Here you can find the answers to the most Frequently Asked Questions about Spaces for People.
For a summary of the programme and access to useful links, please see our Spaces for People homepage.
Spaces for People has delivered a significant number of temporary travel interventions across the city to ease physical distancing in public places - mainly through the provision of widened footways, road closures and segregated cycle lanes.
The programme also increased pedestrian priority at crossing points, created additional space at busier bus stops and improved access to parks and open spaces.
Spaces for People temporary travel infrastructure was introduced at the start of COVID-19 to suppress the spread of the virus and help manage demand on public transport.
The programme also sought to support business operation and recovery in the city centre and at local hubs by providing additional footway space to ease pedestrian movement and provide extra queuing space.
Transport Scotland's Spaces for People programme, administered by Sustrans Scotland, offered 100% funding to put in place temporary measures to enable physical distancing while walking, wheeling and cycling.
When the programme is complete, we will have used c.£5.9m of grant funding to implement and maintain measures - and as restrictions ease, to either make permanent or remove them.
The first Spaces for People measures implemented in Spring 2020 included the closure of Kelvin Way to vehicles and the creation of a westbound cycle lane on the Clydeside which runs from Saltmarket to the Clyde Arc.
Since then, many other projects across our city centre and neighbourhoods have delivered extra space for distancing and to encourage active travel.
Full programme details can be found here.
Footway Widening in George Square:
A Pop-Up Cycle Lane on Cumbernauld Rd:
Use of Shared Space on Kelvin Way:
The Spaces for People programme has now delivered all measures as part of its planned programme. There is therefore no scope for further suggestions for new measures to be made.
In Summer 2020, we made available a Commonplace Mapping Tool which enabled users to highlight 'pinch points' across the city centre and neighbourhoods, where emergency temporary measures such as pavement widening and new cycle lanes could be introduced to help people maintain physical distancing and suppress a resurgence of the virus. Over 16,000 contributions were received and these were used to inform future Spaces for People plans, with temporary interventions prioritised that offered the greatest benefit to public health, balanced the needs of all users, and could be delivered in a short timeframe.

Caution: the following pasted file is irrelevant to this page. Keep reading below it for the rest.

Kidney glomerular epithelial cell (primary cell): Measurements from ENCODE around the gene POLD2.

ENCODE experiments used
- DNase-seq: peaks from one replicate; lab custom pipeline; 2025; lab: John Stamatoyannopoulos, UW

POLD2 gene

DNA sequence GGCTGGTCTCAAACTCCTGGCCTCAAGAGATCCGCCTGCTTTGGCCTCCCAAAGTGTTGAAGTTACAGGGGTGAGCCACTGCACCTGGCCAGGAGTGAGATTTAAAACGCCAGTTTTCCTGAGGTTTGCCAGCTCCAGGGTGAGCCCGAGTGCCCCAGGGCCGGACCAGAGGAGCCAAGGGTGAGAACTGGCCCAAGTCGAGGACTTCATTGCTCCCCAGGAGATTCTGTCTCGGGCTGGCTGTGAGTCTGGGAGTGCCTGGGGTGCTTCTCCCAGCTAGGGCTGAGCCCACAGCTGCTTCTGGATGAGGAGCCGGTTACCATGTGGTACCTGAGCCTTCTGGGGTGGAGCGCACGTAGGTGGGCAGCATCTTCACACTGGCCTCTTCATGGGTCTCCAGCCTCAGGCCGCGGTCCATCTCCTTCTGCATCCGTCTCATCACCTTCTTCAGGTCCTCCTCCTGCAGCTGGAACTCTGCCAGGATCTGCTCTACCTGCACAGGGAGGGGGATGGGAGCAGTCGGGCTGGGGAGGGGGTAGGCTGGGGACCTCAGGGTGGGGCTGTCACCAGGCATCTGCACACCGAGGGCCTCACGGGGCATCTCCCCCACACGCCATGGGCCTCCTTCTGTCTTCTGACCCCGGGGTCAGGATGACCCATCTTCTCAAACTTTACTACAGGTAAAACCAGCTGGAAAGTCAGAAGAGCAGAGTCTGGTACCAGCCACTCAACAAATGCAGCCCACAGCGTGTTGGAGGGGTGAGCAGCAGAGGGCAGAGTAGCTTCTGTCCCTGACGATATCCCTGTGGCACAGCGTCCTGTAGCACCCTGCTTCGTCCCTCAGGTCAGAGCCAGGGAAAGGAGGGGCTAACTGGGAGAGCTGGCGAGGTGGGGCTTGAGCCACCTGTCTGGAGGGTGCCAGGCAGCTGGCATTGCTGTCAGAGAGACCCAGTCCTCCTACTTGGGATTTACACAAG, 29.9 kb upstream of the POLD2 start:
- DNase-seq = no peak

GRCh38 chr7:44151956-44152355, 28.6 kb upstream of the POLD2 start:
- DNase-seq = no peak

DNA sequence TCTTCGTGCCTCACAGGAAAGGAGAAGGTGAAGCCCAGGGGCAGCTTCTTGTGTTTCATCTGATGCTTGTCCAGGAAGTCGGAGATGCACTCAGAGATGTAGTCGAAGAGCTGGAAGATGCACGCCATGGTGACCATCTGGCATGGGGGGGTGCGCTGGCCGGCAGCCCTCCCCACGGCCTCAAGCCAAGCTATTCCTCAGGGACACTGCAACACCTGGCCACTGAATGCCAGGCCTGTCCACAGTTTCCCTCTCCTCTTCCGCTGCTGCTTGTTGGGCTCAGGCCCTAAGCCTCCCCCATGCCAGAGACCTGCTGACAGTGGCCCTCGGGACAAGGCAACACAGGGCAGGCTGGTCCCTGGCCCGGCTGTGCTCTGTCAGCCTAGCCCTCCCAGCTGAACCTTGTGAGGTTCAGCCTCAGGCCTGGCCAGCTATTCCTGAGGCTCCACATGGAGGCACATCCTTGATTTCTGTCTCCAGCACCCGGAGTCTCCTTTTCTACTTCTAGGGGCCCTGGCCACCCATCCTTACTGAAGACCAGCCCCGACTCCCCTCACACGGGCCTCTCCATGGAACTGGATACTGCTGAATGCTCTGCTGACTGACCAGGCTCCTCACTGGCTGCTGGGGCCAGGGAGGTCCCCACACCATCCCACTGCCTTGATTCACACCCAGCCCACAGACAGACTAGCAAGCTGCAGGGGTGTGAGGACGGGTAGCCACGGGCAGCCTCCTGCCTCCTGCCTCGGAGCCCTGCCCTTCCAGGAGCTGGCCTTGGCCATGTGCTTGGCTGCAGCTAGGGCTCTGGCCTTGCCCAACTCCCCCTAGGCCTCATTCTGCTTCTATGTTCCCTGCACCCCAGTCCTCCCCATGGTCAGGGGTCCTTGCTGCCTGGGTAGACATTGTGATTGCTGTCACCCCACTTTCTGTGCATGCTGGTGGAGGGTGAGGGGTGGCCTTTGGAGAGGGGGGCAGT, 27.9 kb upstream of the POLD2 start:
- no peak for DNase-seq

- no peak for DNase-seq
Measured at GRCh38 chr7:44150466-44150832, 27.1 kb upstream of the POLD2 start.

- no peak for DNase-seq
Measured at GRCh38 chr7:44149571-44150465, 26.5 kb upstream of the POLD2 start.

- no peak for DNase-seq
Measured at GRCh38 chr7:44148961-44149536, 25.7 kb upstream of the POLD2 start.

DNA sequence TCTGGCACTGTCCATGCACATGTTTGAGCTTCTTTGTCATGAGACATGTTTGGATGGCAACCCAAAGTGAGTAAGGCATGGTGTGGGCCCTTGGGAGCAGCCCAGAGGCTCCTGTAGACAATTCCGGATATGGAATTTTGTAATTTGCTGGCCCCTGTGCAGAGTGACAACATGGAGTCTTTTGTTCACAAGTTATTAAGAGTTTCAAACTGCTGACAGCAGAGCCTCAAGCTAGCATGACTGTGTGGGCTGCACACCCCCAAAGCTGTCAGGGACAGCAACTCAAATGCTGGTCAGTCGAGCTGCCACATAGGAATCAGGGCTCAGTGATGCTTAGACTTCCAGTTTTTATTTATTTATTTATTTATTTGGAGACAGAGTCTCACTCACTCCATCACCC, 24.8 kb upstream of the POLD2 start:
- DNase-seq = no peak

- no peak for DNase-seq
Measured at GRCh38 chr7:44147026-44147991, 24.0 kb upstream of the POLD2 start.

Examples of projects that were taken forward (in whole or in part) due to suggestions made on Commonplace include the segregated cycle lanes on Clarence Drive, additional cycle parking in the city centre and the addition of a segregated cycle lane within Kelvin Way.
Whilst Spaces for People temporary measures made it easier to stay a safe distance from others, much of the infrastructure also increases the viability and appeal of walking, wheeling and cycling for everyday journeys, and therefore if kept could contribute to the prioritisation of sustainable transport across the city. An independent review was therefore commissioned to look at whether to retain or remove measures - the findings of which were accepted by the council's City Administration Committee on 16 September 2021.
Key report recommendations that will now be taken forward include:
In undertaking the analysis, cycle count data was considered, as was the outcomes of a consultation which received 3,749 responses and showed a 'strong skew' towards the retention of all measures. There was also an assessment of how interventions ally with existing active travel and sustainability goals.
Future schemes not yet delivered which are expected to support similar strategic aims were also factored into the independent assessment, alongside a consideration of our core paths network.